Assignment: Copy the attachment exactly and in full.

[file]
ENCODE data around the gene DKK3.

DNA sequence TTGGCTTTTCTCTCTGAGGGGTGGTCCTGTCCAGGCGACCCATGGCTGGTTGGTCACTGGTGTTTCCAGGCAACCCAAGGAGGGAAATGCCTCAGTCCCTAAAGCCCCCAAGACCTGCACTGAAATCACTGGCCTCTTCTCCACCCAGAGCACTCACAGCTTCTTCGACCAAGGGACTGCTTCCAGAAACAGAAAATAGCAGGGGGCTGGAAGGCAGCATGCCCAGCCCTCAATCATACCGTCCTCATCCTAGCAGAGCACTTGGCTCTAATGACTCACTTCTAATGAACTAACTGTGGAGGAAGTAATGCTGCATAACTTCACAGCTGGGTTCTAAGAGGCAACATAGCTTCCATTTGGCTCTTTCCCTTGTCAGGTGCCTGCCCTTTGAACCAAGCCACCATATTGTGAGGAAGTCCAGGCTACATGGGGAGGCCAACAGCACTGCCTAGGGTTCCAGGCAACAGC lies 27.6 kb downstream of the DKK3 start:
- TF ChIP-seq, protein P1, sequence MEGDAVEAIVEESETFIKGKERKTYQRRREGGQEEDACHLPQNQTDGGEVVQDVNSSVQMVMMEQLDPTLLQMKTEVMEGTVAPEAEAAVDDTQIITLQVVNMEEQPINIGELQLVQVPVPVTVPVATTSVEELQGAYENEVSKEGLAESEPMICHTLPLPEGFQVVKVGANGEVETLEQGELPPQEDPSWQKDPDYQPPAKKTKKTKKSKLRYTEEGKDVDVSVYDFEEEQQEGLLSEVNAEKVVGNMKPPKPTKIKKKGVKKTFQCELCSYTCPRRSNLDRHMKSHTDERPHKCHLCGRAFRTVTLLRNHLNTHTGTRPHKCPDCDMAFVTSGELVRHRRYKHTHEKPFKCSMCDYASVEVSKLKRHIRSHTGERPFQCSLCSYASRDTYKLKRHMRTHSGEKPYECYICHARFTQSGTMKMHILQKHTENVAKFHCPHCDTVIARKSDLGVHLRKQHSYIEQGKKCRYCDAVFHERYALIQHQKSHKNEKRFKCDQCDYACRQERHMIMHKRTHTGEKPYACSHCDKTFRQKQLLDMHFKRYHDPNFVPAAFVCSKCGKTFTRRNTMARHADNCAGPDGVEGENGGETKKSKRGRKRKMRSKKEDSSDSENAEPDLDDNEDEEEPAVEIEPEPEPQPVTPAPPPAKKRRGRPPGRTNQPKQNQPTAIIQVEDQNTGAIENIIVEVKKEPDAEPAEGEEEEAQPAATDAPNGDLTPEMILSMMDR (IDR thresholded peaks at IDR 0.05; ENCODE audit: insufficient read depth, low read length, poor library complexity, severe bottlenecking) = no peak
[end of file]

ENCODE data around the gene DKK3.

DNA sequence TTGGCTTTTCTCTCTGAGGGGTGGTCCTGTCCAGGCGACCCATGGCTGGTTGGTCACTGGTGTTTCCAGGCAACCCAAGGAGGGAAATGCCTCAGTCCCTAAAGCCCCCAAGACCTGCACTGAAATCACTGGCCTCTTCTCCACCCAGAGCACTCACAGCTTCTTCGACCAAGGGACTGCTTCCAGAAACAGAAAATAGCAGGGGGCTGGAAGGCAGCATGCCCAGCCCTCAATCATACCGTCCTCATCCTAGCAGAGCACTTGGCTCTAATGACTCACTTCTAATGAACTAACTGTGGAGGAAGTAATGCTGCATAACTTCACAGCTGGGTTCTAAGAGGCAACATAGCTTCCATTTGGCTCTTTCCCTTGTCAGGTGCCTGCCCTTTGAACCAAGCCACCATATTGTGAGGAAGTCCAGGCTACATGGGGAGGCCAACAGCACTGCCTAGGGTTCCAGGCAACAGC lies 27.6 kb downstream of the DKK3 start:
- TF ChIP-seq, protein P1, sequence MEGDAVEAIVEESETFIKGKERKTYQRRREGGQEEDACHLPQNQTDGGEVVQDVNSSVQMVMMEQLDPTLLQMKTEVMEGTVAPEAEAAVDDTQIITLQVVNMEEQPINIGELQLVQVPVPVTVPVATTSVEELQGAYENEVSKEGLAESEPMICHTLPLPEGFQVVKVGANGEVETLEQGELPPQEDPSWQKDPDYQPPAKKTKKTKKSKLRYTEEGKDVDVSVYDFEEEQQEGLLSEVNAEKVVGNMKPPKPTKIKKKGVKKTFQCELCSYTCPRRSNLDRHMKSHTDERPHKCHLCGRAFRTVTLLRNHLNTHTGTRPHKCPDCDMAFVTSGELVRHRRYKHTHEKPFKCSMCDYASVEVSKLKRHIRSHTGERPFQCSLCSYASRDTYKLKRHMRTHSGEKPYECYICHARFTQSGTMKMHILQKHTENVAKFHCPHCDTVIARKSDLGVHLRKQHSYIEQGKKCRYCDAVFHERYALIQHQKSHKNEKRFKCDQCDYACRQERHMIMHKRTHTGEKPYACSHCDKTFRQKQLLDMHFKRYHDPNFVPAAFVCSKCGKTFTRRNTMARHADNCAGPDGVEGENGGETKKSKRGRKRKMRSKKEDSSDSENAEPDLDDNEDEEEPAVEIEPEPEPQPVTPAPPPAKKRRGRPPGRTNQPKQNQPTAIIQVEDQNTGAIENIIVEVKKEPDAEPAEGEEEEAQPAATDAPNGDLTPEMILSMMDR (IDR thresholded peaks at IDR 0.05; ENCODE audit: insufficient read depth, low read length, poor library complexity, severe bottlenecking) = no peak